The unanimous decision of the Supreme Court, as noted in the previous article, dealt with a limited question: Did the Ninth Circuit correctly apply the Brecht standard rather than the Chapman standard?
However, Justice Stevens wrote a part concurring, part dissenting opinion in which he argued that the Court should have also determined whether the error was indeed harmless by the Brecht standard. In other words, did the Ninth Circuit come to the correct decision when it applied Brecht? In Stevens' opinion, it did not.
Fry's first and second trials ended in deadlocked juries. In the third trial, after 11 days of deliberation, the jurors were "hopelessly deadlocked." The Judge instructed the jury to continue, and the jury foreman asked for a definition of "reasonable doubt." The jury required another 23 days of deliberation before bringing in their guilty verdict.
Justice Stevens wasn't surprised that the jury had such a hard time convicting. The only eye witness described the killer as a male, 5'7-5'8, 140 lbs., with a full head of hair. Fry is 6'2, 300 lbs., and bald.
The Defense called 7 different witnesses that linked the killings to a man named Anthony Hurtz. The State impeached the witnesses for bias, either against Hurtz or for Fry.
The witness that was not admitted by the trial court judge also implicated Hurtz. She did not testify at the first 2 trials. She informed the Judge, out of the hearing of the Jury, that she overheard Hurtz say that he had committed a double murder strikingly similar to the one witnessed by the truck driver.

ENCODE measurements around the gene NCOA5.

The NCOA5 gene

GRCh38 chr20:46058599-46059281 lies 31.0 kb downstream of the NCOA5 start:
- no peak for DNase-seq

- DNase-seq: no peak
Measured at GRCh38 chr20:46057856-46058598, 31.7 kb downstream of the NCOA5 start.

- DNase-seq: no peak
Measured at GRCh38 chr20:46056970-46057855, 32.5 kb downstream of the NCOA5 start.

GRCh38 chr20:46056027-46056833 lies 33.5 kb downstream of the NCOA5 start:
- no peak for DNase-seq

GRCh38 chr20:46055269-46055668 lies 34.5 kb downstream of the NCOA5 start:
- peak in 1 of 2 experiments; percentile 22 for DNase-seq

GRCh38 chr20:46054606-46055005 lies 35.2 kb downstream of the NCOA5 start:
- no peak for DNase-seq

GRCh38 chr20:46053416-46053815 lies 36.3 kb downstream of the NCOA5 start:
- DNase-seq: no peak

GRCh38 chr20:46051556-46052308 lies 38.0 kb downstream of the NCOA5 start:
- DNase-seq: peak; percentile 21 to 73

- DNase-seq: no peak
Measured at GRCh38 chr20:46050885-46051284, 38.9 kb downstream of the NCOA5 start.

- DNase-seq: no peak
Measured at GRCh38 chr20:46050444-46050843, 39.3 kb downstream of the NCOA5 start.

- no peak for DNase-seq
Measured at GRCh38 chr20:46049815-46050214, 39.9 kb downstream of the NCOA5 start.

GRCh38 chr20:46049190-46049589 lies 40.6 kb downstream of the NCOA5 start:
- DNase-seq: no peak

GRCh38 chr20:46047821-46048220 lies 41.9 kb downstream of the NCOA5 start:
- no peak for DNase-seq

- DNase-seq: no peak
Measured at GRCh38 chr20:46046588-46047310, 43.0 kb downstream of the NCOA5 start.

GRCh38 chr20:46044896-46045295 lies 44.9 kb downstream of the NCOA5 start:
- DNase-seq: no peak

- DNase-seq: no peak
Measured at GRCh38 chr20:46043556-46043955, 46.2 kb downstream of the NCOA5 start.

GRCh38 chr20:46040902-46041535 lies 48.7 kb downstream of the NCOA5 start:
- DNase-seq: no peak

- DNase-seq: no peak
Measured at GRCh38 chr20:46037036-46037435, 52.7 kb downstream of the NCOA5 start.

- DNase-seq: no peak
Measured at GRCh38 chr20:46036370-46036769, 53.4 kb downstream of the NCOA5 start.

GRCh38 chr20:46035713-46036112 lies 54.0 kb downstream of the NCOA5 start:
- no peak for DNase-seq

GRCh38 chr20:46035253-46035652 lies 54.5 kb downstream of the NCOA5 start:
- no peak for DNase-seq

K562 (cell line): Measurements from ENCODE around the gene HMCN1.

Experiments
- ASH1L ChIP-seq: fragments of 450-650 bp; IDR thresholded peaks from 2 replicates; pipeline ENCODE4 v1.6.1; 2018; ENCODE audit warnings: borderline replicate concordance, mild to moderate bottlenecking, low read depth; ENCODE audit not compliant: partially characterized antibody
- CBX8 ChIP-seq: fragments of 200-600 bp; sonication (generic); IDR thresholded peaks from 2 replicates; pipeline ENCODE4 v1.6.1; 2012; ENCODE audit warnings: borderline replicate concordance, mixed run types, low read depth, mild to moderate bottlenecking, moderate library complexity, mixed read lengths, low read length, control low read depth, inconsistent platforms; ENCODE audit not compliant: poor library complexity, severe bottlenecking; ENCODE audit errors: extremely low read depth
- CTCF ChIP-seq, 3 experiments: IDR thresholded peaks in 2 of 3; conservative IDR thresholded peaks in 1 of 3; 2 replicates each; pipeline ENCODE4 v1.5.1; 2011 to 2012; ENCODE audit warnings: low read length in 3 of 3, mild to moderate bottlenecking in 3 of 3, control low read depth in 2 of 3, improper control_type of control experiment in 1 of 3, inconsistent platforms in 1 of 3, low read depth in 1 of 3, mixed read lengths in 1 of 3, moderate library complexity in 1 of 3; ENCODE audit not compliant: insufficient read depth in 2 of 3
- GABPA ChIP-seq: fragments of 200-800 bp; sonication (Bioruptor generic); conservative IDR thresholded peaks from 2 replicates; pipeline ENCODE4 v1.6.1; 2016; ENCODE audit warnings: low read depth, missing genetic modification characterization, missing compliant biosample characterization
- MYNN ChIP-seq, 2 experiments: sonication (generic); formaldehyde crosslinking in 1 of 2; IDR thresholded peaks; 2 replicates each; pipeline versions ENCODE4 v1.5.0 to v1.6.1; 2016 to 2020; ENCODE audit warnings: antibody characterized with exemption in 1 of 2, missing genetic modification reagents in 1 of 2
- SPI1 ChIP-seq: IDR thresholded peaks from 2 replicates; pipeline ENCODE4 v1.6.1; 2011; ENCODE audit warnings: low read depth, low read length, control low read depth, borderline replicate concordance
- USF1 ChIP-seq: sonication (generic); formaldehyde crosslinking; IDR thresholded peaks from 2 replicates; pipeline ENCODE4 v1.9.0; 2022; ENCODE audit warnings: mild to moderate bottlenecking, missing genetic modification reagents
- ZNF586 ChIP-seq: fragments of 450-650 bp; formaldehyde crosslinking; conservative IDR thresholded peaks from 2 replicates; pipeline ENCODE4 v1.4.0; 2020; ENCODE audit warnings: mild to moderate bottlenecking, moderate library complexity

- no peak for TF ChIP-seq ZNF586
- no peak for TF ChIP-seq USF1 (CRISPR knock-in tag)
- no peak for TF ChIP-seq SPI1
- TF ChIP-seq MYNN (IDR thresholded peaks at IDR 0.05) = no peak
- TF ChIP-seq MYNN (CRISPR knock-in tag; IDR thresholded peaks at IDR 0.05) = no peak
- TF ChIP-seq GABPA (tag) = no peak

Justice Stevens concludes:
Here, the jury was deprived of significant evidence of third-party guilt, and still we measure the length of deliberations by weeks, not hours. In light of the jurors’ evident uncertainty, the prospect of rebutting the near-conclusive presumption that the Chambers error did substantial harm vanishes completely.
Justice Stevens does indeed produce sound reasoning. As he noted, the trial court's exclusion of this witness for "lack of foundation was clear constitutional error." The fact that the jury was deadlocked 11 days into deliberations, and had to deliberate an additonal 23 days to come to a guilty verdict is pretty solid evidence that, had the excluded witness been allowed to testify, either the jury would have remained deadlocked, resulting in a 3rd mistrial, or they would have acquitted.
Read Stevens' Opinion